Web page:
Then the trip started going up again. Connor, my group mentor and a second year ETA in JP took us to this fun little lunch place and then we all parted ways. Jess, an ETA from Espírito Santo, and I decided to do some sightseeing while the others relaxed before attending the conferences. We went to the Niemeyer-designed “Estação Ciência,” a space-ship looking building that hosts different art and science exhibits!
We wandered around an exhibit about “quilting Brazil,” (although we still have no idea what it was about) and marveled at the intricate detailing.
Next, we made it outside to the “experiments.” I put experiments in quotes because the majority weren’t actually working, but it was actually really cool! It reminded me a lot of the stuff at the Franklin Institute in Philly, and Jess was lucky enough to get to try one out!
We wandered a little more and then made our way across the street to another building, who’s name I forget, that was hosting a special exhibit about indigenous culture in Brazil. All of the guides came from indigenous backgrounds, and it was so cool! Finally, we made our way back to the hostel, met up with our humongous group, and grabbed some açaí.
Day two: a beautiful day at some beautiful beaches. Jess, Abby (an ETA from Natal), and I headed out to the beach near our hostel. Beaches in Fortaleza are full of barracas, which are basically restaurants. So despite living so close to the beach, people here don’t really go to lay out and enjoy the sun and sand, they sit at tables, order food, and hang out under umbrellas. But in JP it’s just beach. We grabbed some fresh coconut water, laid out our cangas, and went to catch some sun. We eventually went in the water, which was deliciously warm like Fortaleza, and all this before noon! Eventually, Abby went to the conferences and Jess and I went to meet up with Connor and some of his Brazilian friends (and a Spanish friend). It took a while to get to our final destination, the litoral sul, but it was spectacular. I honestly don’t know if I’ve ever seen such a beautiful beach and the photos [the one above] just don’t do it justice.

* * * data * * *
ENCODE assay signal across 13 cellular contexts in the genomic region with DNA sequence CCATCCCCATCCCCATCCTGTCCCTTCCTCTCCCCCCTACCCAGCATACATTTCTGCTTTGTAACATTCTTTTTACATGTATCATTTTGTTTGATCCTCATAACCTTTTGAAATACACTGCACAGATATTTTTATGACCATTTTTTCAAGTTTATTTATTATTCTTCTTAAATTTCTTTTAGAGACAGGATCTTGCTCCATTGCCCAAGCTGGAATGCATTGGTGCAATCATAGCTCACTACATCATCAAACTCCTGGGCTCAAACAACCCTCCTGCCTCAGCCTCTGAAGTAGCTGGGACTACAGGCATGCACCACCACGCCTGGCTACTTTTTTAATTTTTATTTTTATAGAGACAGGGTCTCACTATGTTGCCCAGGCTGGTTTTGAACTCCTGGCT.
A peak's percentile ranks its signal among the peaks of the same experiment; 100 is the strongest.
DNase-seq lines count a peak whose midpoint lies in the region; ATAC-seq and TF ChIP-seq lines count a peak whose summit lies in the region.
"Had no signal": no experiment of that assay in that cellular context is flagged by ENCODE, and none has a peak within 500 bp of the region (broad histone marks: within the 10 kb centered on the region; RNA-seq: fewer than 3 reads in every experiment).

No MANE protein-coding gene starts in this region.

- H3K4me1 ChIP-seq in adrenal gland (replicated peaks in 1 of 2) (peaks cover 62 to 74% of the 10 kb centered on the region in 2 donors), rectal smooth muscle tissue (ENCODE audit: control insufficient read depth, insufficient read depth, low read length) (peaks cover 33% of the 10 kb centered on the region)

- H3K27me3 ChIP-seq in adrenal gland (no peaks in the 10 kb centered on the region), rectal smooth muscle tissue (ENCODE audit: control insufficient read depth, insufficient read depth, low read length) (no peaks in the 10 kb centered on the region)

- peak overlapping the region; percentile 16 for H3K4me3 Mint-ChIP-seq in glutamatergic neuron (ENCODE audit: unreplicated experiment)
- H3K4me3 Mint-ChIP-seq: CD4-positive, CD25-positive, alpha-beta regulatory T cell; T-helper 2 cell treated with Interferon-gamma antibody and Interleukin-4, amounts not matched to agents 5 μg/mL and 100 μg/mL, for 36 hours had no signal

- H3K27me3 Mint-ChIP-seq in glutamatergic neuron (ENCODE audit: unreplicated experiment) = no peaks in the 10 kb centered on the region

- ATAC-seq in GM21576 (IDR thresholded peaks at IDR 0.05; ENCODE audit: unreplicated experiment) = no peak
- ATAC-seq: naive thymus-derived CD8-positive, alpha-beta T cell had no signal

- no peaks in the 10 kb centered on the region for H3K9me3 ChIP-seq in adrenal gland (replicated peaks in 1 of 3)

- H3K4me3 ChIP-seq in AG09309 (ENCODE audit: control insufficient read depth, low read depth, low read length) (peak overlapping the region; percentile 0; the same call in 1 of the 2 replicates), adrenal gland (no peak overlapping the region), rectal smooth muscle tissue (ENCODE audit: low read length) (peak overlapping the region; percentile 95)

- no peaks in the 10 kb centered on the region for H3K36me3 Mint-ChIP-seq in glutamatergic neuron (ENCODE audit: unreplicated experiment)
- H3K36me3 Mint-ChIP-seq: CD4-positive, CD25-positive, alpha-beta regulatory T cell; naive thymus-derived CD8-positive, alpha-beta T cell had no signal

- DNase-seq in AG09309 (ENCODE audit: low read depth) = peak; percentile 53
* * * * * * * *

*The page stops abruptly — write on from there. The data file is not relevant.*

We went back to hostel, went out to dinner with our giant group of 15, and headed out to a free concert in the historic center. The first band was pretty terrible, they basically just made screeching noises the whole time, but the second singer (a pop singer who’s name I forgot) was great! Most of the group left early, but Jess, Abby, and I stayed and met up with Connor until about 1.
Day three: a lazy morning and an afternoon in the historic center.
I went with Jess, Abby, and Kate (the other Natal ETA) to check out the historic center and famous Igreja de São Francisco. I really love Fortaleza, but it’s really lacking in the history/historic-site department. On the other hand, João Pessoa is the third oldest city in Brazil, so there’s plenty of history! After wandering up a gigantic hill, we finally made it to the Baroque-era church, which had some chapels dating back to the late 1500s! It was breathtaking, and absolutely worth the hike.
The night ended going to the Jacaré market (known for it’s beautiful sunset views, which we missed) and eating some delicious tapioca
Finally, we have day four: our day on a pirate ship. No, you didn’t read that incorrectly. We spent the day on a pirate ship.
One of the main attractions in João Pessoa are the cool coral reefs and pools just off the coast and it’s common to take out boat out to the reefs to snorkel. Jess, Abby, and I went to the Beira Mar to negotiate prices while everyone else was at the conference. The first guy approached us and offered a good deal (R$25 per person since we were a group of 7!), but we weren’t going to go with the first person we talked too until he said the magic word: “waterslides.” We said yes, put my name down, and then went to find the others so we could pay.
I’m not actually a huge fan of snorkeling (it’s just inevitable that I swallow water), but it was amazing! We saw plenty of Dory’s and other cool fish swimming around the coral and all around us! We also just floated around on noodles, talked about travel plans for our July vacations, and just relaxed in the sun. It was glorious.